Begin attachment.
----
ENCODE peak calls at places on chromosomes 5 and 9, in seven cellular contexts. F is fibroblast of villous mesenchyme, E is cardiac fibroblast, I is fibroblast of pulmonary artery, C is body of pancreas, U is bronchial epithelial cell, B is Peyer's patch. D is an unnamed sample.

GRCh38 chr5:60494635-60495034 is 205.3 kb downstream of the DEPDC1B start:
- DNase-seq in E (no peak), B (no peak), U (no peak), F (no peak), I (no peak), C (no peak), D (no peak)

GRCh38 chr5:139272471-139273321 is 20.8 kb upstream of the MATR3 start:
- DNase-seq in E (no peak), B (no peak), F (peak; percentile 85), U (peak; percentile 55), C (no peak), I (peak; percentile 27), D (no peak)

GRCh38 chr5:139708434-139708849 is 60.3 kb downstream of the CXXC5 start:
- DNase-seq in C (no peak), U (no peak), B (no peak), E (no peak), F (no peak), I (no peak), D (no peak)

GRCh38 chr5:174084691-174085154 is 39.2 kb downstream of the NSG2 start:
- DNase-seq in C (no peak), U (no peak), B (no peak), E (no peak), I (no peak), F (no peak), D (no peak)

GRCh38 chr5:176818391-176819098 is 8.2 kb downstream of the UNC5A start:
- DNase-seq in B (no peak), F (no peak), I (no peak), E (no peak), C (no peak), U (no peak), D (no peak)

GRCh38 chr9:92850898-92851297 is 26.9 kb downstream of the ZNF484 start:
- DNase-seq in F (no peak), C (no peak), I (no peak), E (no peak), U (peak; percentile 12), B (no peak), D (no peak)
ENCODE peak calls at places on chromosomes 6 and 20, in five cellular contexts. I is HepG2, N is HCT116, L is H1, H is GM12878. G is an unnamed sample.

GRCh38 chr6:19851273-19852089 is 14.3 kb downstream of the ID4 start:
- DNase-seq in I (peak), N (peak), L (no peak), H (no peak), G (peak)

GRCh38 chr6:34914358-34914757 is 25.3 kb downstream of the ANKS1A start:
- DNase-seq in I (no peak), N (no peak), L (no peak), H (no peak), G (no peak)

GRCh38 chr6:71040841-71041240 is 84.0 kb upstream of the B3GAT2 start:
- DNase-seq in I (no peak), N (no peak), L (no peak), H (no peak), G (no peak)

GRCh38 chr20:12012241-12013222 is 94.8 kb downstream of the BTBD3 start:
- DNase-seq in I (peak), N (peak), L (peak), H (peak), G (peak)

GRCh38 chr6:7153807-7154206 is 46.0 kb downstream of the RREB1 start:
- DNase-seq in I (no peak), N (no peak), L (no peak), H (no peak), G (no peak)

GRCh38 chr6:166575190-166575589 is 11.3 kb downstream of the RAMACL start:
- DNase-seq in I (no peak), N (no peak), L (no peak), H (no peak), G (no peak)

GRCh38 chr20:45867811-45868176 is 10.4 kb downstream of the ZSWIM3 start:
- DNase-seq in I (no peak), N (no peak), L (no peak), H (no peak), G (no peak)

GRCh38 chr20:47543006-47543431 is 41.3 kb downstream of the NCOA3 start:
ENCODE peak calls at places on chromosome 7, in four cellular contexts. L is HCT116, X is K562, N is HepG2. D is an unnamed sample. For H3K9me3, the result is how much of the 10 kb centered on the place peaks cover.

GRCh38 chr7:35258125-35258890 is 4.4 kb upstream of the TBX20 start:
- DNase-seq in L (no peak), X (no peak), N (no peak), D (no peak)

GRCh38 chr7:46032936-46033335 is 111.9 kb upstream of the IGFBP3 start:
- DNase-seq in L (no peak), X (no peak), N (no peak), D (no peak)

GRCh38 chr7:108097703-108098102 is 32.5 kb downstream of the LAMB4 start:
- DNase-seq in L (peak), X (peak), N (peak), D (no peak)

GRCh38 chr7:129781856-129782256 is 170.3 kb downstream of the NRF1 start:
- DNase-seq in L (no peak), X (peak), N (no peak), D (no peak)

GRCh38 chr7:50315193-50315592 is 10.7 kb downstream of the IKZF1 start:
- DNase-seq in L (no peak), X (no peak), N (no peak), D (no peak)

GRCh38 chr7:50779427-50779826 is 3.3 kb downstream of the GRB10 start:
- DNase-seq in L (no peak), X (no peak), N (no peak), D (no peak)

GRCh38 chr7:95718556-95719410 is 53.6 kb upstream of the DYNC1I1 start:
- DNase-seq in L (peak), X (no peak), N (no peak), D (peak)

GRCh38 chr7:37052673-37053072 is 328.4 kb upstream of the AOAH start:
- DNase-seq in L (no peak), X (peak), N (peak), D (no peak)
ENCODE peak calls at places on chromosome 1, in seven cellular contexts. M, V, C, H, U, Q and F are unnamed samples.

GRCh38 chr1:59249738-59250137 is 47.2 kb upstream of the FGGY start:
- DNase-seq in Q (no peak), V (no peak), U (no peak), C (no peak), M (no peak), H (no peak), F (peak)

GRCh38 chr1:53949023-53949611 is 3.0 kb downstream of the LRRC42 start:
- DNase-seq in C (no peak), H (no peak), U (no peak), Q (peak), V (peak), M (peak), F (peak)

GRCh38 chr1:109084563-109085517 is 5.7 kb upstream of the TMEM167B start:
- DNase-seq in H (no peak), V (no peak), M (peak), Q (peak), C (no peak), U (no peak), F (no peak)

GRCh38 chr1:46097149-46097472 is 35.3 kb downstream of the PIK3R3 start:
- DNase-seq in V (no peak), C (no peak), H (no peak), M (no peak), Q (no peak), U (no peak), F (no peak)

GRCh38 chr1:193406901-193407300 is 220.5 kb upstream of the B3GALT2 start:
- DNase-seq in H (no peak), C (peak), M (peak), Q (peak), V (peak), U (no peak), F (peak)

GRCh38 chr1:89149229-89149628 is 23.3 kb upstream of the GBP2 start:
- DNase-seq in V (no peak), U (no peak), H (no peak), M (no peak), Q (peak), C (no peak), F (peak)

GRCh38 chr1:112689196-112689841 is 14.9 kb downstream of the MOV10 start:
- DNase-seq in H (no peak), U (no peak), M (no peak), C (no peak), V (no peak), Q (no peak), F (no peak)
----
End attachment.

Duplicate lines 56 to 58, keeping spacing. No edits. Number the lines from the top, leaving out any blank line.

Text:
GRCh38 chr1:193406901-193407300 is 220.5 kb upstream of the B3GALT2 start:
- DNase-seq in H (no peak), C (peak), M (peak), Q (peak), V (peak), U (no peak), F (peak)

GRCh38 chr1:89149229-89149628 is 23.3 kb upstream of the GBP2 start: